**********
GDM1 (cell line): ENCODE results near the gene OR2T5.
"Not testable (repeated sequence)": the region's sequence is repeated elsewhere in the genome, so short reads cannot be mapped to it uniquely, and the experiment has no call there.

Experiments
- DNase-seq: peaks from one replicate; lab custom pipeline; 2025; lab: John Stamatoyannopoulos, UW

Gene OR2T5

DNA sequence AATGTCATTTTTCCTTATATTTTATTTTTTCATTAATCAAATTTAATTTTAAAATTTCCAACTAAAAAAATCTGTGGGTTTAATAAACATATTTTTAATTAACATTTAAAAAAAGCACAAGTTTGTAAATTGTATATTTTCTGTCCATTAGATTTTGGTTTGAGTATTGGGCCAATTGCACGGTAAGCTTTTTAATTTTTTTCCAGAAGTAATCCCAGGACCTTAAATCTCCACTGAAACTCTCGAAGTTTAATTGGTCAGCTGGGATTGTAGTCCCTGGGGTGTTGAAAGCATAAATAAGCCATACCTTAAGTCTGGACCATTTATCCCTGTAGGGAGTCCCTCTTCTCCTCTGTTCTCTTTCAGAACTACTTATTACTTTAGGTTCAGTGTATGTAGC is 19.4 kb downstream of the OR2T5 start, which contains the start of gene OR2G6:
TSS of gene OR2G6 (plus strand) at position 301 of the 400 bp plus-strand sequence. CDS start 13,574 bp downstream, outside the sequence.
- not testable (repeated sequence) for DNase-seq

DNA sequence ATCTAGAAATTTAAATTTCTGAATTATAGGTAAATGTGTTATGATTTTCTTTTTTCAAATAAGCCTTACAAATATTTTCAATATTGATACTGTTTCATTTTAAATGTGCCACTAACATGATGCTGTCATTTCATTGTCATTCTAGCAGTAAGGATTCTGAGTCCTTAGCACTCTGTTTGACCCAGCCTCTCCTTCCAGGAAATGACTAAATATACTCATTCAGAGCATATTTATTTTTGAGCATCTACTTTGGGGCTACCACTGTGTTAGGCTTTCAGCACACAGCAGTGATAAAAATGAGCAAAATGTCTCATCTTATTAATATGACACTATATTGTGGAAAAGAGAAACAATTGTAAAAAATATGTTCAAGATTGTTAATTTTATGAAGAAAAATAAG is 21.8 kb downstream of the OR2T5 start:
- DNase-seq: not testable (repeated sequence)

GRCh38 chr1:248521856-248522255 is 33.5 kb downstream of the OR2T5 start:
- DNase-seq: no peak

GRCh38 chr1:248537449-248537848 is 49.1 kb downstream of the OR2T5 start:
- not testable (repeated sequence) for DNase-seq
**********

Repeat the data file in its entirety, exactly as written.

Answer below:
GDM1 (cell line): ENCODE results near the gene OR2T5.
"Not testable (repeated sequence)": the region's sequence is repeated elsewhere in the genome, so short reads cannot be mapped to it uniquely, and the experiment has no call there.

Experiments
- DNase-seq: peaks from one replicate; lab custom pipeline; 2025; lab: John Stamatoyannopoulos, UW

Gene OR2T5

DNA sequence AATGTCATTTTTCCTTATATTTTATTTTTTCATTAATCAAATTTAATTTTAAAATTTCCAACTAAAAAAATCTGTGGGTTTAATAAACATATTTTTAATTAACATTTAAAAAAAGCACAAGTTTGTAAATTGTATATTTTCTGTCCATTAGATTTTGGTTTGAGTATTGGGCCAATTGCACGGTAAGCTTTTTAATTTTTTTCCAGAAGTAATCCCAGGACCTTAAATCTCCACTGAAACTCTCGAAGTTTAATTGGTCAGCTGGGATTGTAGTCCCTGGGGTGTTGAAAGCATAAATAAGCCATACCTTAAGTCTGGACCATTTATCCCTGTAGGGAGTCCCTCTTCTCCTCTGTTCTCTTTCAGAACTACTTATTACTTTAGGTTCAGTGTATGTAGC is 19.4 kb downstream of the OR2T5 start, which contains the start of gene OR2G6:
TSS of gene OR2G6 (plus strand) at position 301 of the 400 bp plus-strand sequence. CDS start 13,574 bp downstream, outside the sequence.
- not testable (repeated sequence) for DNase-seq

DNA sequence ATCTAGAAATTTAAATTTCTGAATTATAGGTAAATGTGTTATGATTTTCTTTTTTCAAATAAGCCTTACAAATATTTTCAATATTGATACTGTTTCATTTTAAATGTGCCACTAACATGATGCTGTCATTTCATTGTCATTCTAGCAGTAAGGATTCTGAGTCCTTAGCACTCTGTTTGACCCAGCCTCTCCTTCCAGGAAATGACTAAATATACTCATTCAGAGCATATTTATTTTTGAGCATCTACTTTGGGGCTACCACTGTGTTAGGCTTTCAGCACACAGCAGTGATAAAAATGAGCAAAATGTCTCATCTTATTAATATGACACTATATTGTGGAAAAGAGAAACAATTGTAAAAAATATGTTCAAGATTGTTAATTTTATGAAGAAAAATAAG is 21.8 kb downstream of the OR2T5 start:
- DNase-seq: not testable (repeated sequence)

GRCh38 chr1:248521856-248522255 is 33.5 kb downstream of the OR2T5 start:
- DNase-seq: no peak

GRCh38 chr1:248537449-248537848 is 49.1 kb downstream of the OR2T5 start:
- not testable (repeated sequence) for DNase-seq